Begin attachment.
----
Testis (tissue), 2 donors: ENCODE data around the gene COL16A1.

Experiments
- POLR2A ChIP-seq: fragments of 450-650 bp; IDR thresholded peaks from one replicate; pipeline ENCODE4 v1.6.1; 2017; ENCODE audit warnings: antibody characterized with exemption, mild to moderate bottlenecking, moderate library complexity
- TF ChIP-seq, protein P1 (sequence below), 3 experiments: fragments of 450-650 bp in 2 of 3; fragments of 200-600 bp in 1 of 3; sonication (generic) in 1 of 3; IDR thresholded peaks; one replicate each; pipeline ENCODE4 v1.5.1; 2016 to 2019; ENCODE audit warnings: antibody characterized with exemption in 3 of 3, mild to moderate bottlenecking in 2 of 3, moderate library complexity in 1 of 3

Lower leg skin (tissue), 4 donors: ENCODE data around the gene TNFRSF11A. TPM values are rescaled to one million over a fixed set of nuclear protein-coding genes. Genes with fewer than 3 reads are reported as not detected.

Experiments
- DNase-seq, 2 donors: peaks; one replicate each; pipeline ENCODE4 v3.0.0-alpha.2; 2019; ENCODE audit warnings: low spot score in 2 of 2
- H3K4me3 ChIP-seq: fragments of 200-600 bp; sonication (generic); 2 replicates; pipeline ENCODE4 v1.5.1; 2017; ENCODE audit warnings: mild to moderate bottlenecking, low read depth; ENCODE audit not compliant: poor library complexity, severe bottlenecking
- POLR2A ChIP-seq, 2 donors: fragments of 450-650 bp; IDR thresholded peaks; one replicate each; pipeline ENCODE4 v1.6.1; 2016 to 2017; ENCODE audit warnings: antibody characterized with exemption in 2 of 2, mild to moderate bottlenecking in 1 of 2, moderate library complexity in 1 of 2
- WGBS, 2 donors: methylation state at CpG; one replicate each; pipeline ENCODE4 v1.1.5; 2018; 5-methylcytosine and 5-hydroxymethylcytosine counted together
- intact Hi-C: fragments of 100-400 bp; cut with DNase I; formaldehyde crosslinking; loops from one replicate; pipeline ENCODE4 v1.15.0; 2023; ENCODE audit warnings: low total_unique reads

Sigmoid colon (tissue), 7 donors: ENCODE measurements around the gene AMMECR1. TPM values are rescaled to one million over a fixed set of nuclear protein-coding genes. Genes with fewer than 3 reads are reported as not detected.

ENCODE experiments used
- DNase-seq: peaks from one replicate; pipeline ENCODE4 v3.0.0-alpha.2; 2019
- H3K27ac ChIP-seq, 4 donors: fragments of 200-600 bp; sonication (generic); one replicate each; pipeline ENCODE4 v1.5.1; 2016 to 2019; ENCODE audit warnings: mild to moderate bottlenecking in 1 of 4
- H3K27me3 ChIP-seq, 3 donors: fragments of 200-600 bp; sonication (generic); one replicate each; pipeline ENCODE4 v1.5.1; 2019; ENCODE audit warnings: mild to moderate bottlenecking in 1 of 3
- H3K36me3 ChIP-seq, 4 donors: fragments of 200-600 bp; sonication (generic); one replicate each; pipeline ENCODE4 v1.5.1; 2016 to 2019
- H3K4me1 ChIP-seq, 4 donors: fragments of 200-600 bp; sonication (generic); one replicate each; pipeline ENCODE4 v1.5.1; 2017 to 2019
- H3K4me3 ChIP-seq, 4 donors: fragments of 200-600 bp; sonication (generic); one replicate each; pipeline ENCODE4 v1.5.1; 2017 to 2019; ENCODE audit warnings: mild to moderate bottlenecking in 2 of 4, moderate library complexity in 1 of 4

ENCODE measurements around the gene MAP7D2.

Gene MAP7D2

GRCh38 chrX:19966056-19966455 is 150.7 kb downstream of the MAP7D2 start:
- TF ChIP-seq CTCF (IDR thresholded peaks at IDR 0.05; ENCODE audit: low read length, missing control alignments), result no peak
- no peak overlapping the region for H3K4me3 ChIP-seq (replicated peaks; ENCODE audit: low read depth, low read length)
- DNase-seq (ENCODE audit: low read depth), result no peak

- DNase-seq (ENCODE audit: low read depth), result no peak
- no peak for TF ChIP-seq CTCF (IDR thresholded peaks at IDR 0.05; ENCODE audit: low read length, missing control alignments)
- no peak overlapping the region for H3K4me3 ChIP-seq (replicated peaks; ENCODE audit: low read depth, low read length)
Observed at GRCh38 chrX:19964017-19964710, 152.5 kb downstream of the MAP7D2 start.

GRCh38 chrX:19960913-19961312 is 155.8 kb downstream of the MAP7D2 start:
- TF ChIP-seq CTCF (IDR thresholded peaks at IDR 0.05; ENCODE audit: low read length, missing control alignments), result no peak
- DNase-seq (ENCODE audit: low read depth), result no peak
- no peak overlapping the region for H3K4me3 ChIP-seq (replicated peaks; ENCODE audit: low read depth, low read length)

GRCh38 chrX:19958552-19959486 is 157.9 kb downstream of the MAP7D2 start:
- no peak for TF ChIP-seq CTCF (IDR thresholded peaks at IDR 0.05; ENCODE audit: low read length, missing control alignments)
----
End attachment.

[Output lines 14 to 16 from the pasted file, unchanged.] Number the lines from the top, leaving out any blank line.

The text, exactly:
- DNase-seq: peaks from one replicate; pipeline ENCODE4 v3.0.0-alpha.2; 2019
- H3K27ac ChIP-seq, 4 donors: fragments of 200-600 bp; sonication (generic); one replicate each; pipeline ENCODE4 v1.5.1; 2016 to 2019; ENCODE audit warnings: mild to moderate bottlenecking in 1 of 4
- H3K27me3 ChIP-seq, 3 donors: fragments of 200-600 bp; sonication (generic); one replicate each; pipeline ENCODE4 v1.5.1; 2019; ENCODE audit warnings: mild to moderate bottlenecking in 1 of 3